Thu 9 Aug 2012
This post isn’t about my 50th birthday – which will occur next Saturday, 8/18. (Yes, I’m an 8 kind of gal!) It’s about the other one – the one people actually care about – Fifty Shades of Grey.
Linda E. Savage of Huffpo posted a piece entitled “Why We Love Fifty Shades” that goes deeper than Christian and Ana in the red room. The piece delves behind the sex and grubbing and analyzes the real reasons women love the books. IMHO, Ms. Savage’s piece is dead on. If you’ve read my analysis of the trilogy then you know that my position has always been that women may have read the trilogy for the hot sex, but they fell in love with it because of the love story.
Ms. Savage’s 5 reasons we love Fifty:
#1 His intense focus of attention to Ana and his ability to understand her non-verbal cues, using sexy words of affirmation and encouragement.
#2 His ability to build the sexual tension, staying behind her arousal curve by teasing her expectations rather than simply constant groping or rubbing.
#3 The scenes are edgy.
#4 Christian is very creative in his options for sex play, an aspect which may seem impossible for the men reading this blog to duplicate.
#5 Ana and Christian develop the quality of emotional transparency which deepens their intimacy as the story unfolds.
Read the story for the author’s explanation of each reason. I’m particularly drawn by Ms. Savage’s conclusion and advice to men everywhere:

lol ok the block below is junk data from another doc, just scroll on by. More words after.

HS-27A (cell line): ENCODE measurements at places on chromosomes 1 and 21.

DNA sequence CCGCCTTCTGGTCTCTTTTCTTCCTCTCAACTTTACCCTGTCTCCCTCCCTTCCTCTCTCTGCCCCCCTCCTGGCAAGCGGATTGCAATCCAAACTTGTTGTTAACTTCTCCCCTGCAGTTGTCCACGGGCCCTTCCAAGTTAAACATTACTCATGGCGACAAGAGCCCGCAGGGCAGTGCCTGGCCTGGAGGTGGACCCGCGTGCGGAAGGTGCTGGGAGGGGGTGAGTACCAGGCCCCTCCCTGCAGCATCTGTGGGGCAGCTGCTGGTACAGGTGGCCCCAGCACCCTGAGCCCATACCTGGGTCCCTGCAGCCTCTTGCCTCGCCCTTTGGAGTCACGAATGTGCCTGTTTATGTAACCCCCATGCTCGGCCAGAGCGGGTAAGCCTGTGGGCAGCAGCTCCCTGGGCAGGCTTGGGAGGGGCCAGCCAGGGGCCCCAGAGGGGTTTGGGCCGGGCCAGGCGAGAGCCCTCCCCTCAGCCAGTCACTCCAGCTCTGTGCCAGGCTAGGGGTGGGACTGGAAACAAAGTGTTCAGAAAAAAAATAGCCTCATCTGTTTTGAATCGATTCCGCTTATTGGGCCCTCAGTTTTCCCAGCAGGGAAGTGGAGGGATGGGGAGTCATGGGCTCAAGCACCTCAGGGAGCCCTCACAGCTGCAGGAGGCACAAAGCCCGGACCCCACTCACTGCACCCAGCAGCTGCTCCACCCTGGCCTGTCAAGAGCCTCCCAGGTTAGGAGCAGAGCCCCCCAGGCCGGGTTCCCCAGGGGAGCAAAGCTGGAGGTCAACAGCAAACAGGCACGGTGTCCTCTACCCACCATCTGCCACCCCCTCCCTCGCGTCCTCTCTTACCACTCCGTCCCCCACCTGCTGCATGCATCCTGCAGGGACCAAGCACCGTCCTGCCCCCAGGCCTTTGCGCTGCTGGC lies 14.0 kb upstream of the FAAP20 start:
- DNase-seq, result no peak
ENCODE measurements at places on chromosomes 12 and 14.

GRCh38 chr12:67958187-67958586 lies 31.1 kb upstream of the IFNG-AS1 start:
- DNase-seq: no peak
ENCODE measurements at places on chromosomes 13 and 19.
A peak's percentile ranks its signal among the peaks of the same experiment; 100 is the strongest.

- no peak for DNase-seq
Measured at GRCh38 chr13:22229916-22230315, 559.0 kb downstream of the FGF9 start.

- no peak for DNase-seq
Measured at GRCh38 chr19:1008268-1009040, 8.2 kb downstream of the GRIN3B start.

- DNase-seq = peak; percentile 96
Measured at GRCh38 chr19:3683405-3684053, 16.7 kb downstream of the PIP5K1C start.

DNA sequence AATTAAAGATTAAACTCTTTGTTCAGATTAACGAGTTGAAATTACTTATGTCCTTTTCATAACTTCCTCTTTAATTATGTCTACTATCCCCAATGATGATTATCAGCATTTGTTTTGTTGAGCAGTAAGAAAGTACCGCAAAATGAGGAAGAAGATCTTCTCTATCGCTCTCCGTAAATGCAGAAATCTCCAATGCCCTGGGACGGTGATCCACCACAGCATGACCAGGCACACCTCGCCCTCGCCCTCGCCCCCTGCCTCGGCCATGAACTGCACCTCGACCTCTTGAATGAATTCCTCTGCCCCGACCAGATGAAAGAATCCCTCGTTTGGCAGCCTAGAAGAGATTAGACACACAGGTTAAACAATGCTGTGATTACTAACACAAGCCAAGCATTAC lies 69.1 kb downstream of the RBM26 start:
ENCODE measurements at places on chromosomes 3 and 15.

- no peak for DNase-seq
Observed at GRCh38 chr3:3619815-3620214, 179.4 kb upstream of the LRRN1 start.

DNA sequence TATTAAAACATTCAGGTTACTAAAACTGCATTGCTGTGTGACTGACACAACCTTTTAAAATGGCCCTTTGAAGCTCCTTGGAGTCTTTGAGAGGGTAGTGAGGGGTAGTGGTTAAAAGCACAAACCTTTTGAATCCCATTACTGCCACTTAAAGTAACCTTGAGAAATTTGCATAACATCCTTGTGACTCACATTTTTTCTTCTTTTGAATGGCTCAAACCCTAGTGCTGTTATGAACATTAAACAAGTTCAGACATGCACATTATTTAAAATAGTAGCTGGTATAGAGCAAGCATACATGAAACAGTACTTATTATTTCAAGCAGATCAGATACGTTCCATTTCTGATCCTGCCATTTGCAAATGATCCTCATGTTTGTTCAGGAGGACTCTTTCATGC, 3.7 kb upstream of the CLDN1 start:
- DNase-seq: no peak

The characters in the trilogy never stop growing and the moments of anguish and conflict are essential parts of the process. This is no simple boy meets girl/fall in love and live happily-ever-after story. It is raw and gritty and very romantic. And here’s the message to the men out there:romantic is not only flowers and cards. It is intense sexual interest and taking time to build the fire. It is edgy, it is creative sexy talk and action and it is emotional risk-taking. Wow, now that is HOT.
Kudos to Ms. Savage. I think her analysis of why so many of us have been feeling fifty lately is right on target. To borrow her metaphor, the Fiftymania proves that a well-stoked fire can burn hot enough to change the world. I find the analysis out there in the blogosphere (generally by folks who didn’t read the whole series) pigeonholing the trilogy as “Mommy porn” especially offensive for the very reason that the books are not about sex. The spark and sizzle of Fifty Shades comes from being right in the center of circle when the fire starts, and having it kindle around you until it’s destroyed preconceptions and labels and plunged you into a world built of mania and moonlight.
Come to think of it, if Feeling Fifty is that exciting – then bring it on! I might not mind my birthday so much after all. Maybe I’ll celebrate Feeling Fifty by re-reading Fifty